I remember something about triangles, angles, and trigonometry but very little so I spent some time relearning things I had long since forgotten, or never remembered, in particular trigonometry. I wanted to be able to get the answer to the question quickly when sailing so I did not want pieces of paper and calculators rattling around the cockpit whenever the question pops up so I decided to write a spreadsheet to answer my questions, so next time when I am sailing downwind I could answer the question: is it better to change course off the rhumb line? It actually turned out to be quite simple to create with only one trigonometry equation used to calculate the length of the sides of a triangle.
I won't bore you with the other calculations in the spreadsheet but I created a spreadsheet that enables me to enter my current rhumb line course distance, my current downwind sailing angle and enter a course adjustment in degrees and it will tell me how much longer the course will be. Now by entering the data from my boat's polar chart the spreadsheet automatically calculates the adjusted boat speed for original and adjusted wind angle of sailing and presents the projected time taken for both the original course and adjusted course. This means I can see if the revised course is more efficient.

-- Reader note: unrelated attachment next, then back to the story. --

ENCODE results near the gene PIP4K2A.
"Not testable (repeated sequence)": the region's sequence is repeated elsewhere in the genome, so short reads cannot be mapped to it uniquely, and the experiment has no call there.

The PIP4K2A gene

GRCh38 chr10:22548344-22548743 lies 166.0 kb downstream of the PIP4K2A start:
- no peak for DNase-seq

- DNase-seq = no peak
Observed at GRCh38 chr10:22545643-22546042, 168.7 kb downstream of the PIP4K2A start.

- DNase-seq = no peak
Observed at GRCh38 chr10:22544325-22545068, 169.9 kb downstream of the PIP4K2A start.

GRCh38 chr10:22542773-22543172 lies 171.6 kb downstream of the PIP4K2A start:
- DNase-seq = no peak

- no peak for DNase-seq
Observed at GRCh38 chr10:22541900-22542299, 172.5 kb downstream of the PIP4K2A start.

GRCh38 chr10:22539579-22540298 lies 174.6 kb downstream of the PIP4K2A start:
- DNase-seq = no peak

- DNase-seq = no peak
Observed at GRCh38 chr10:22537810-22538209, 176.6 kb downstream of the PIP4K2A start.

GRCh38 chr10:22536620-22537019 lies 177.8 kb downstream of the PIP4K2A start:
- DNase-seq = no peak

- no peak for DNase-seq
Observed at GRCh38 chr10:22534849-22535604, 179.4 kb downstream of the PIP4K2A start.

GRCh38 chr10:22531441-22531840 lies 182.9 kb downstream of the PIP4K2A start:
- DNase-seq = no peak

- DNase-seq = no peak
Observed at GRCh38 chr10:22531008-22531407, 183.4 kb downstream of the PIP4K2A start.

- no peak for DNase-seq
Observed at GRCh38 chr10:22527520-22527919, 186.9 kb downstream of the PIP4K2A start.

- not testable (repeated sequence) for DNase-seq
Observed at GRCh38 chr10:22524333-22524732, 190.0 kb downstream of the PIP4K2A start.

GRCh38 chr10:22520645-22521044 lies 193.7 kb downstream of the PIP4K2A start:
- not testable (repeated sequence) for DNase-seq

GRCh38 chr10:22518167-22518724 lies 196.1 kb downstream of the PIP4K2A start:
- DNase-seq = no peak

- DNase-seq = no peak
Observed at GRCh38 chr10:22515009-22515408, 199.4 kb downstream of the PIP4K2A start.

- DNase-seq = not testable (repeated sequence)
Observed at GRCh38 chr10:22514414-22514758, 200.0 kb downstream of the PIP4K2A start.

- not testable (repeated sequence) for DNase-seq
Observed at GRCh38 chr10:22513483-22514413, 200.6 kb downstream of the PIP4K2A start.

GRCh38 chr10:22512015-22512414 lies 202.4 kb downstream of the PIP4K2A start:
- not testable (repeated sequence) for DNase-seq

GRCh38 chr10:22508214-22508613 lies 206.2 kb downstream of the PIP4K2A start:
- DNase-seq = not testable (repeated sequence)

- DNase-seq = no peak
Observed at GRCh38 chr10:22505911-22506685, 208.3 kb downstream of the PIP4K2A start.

It is not a perfect piece of work by any means but it demonstrated to me that you don't have to pick up much additional boat speed to make a course change worthwhile and that, for my boat, I am better off sailing at about 140-155 degrees than 180 degrees for wind speeds of less than 15 knots. That is to say my velocity made good , VMG, to my destination is better than on a dead down wind course.